“Frugality is founded on the principle that all riches have limits.” –Burke
If I want to know what a word means, I usually run to my dictionary or do a quick search online. Keeping true to my normal mode of operation, here’s what I found in my first search for the meaning of “frugality.” According to Webster’s Revised Unabridged Dictionary (1913) , frugality is “the quality of being frugal; prudent economy; that careful management of anything valuable which expends nothing unnecessarily, and applies what is used to a profitable purpose; thrift; — opposed to extravagance.”
If I sat down to choose a catch phrase to define frugal living in today’s world, I’d probably say frugal living equals “living within your means.” The reality is all riches have limits. Some of us live with more limitations in the riches department of life than others, but even the largest fortune can still run dry if no restrictions are set on spending. After all, how many mansions, yachts and private jets does one billionaire really need?
By cutting back on basic expenses, it can enable you to live out your dreams, get out of debt, and find yourself on the road to enjoying a financially stress-free life.
Why Live Frugally?
I’ve found over the years that people choose to live frugally for one of the following reasons:
Limited income — Whether someone’s just starting out in an entry level job, or perhaps a young family choosing to have one parent home full-time, there are a variety of situations that make it necessary – either temporarily or long term – to live on a small paycheck.
Emergencies — Unemployment and medical emergencies are two common – and usually unexpected – difficulties that can throw even a financially well-off family into the “we-have-to-reduce-our-expenses” mode of living.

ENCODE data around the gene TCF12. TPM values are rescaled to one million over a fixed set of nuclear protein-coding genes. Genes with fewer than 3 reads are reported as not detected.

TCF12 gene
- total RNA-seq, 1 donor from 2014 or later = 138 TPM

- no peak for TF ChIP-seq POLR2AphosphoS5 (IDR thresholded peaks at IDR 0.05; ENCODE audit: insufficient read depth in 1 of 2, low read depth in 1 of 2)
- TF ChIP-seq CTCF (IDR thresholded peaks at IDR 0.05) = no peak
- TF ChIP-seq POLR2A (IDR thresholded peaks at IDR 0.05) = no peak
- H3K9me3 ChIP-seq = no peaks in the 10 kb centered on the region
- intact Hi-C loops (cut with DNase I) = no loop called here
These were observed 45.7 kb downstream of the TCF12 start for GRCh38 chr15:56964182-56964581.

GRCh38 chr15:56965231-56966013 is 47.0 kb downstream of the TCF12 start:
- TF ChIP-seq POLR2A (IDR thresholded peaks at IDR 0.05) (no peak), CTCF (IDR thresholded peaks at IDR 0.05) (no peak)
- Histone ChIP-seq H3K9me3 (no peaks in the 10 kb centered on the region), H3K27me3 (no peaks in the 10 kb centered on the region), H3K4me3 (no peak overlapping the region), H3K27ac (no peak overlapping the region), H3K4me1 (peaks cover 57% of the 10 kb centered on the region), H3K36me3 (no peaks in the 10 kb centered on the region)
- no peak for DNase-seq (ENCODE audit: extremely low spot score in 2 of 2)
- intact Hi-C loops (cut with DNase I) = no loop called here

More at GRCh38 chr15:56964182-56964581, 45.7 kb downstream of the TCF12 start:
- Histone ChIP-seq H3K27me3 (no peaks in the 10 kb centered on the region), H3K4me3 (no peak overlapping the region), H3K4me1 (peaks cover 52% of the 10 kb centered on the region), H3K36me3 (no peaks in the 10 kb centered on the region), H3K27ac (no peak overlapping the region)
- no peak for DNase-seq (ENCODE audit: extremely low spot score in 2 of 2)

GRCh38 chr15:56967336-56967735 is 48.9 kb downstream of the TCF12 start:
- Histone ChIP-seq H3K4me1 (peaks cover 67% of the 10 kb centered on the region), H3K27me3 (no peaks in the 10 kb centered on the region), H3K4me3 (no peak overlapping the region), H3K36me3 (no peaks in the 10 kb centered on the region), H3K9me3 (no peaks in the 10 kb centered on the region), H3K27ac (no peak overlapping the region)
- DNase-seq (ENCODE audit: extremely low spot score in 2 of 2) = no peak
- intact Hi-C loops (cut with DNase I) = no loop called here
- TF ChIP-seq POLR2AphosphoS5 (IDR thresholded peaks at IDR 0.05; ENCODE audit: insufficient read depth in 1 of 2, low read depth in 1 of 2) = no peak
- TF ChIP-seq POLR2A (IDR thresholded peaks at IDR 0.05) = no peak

Debt reduction — With consumer debt rising each year, many find themselves juggling debt, maybe even borrowing money from one credit account to pay the monthly fees on another. Reducing debt can seem like an overwhelming prospect, but for people who are serious about getting out from under the heavy weight of monthly installment payments, frugal living can be the perfect solution.
Stages of life — College students, young married couples, single moms, and retirees can all be in stages of life when there’s a lot more month left at the end of the money and it becomes needful to examine the budget to look for ways to pinch a few pennies here and there.
Philosophical — Many people look for ways to reduce their spending as they voluntarily choose to simplify their lives, maybe to allow more time to connect with their families, community, and hobbies.
Reducing spending can have far-reaching benefits beyond just today’s grocery bill.
Achieving dreams — By cutting back on monthly expenses, many people are able to fulfill dreams they may have decided were out of reach: Going back to college, being home full-time with their children, working from home, buying a home, starting their own business, pursuing a favorite hobby, or acquiring acreage in the country.
Becoming debt-free — The first step for getting out debt is to stop going further into debt. Choosing to live within your means is the beginning of debt reduction.
Easing stress — Pinching pennies in daily life can allow you to reprioritize your expenditures and have more available for things like vacations and hobbies, and if you don’t have to work as much just to meet basic expenses, you’ll have more time to spend with your friends and family. If you’re in over your head financially, a huge stress reliever is putting an end to phone calls and letters from bill collectors.
Reducing ecological footprint — One way that frugal living helps the environment is when someone chooses to use more homemade food items, it cuts down on relying on over-packaged convenience items. Those items may make life a little simpler in some ways, but the packaging adds a huge amount to local landfills.
So whether you’re a single mom trying to make ends meet, a middle-income family deeply in debt, or you have life dreams you’d like to accomplish but think you can’t afford, frugal living is just the ticket to get you on your way to accomplishing your goals.
ABOUT THE AUTHOR: Deborah Taylor-Hough (free-lance writer and mother of three grown-up kiddos) is the author of Frugal Living For Dummies® (Wiley), A Simple Choice: A Practical Guide to Saving Your Time, Money and Sanity and the bestselling Frozen Assets: How to Cook for a Day and Eat for a Month (SourceBooks).
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